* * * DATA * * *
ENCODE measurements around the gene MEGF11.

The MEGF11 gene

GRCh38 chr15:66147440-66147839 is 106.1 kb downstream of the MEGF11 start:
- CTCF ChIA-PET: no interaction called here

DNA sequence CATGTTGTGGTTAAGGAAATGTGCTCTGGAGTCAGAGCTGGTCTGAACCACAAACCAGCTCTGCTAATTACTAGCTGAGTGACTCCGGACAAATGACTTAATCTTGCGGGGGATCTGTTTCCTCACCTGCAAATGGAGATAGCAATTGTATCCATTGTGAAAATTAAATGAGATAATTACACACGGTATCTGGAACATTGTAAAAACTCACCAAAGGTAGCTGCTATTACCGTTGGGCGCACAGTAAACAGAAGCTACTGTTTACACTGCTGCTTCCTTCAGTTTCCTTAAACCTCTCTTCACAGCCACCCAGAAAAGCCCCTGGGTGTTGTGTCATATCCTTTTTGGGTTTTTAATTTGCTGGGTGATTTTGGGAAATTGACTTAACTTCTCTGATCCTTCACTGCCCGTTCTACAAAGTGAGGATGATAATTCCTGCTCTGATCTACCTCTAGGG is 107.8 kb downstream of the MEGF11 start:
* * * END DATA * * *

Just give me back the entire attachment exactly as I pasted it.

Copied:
ENCODE measurements around the gene MEGF11.

The MEGF11 gene

GRCh38 chr15:66147440-66147839 is 106.1 kb downstream of the MEGF11 start:
- CTCF ChIA-PET: no interaction called here

DNA sequence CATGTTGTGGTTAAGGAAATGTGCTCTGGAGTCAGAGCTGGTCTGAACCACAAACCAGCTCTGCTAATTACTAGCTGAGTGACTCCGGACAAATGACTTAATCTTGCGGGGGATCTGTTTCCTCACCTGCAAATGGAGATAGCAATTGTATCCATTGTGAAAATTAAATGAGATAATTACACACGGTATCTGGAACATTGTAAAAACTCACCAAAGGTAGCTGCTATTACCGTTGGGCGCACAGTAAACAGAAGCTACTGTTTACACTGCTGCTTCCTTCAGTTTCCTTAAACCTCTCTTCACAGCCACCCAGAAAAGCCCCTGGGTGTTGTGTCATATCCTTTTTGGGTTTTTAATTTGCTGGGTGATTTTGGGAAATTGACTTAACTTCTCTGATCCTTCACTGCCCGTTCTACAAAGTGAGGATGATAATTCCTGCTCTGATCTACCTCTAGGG is 107.8 kb downstream of the MEGF11 start: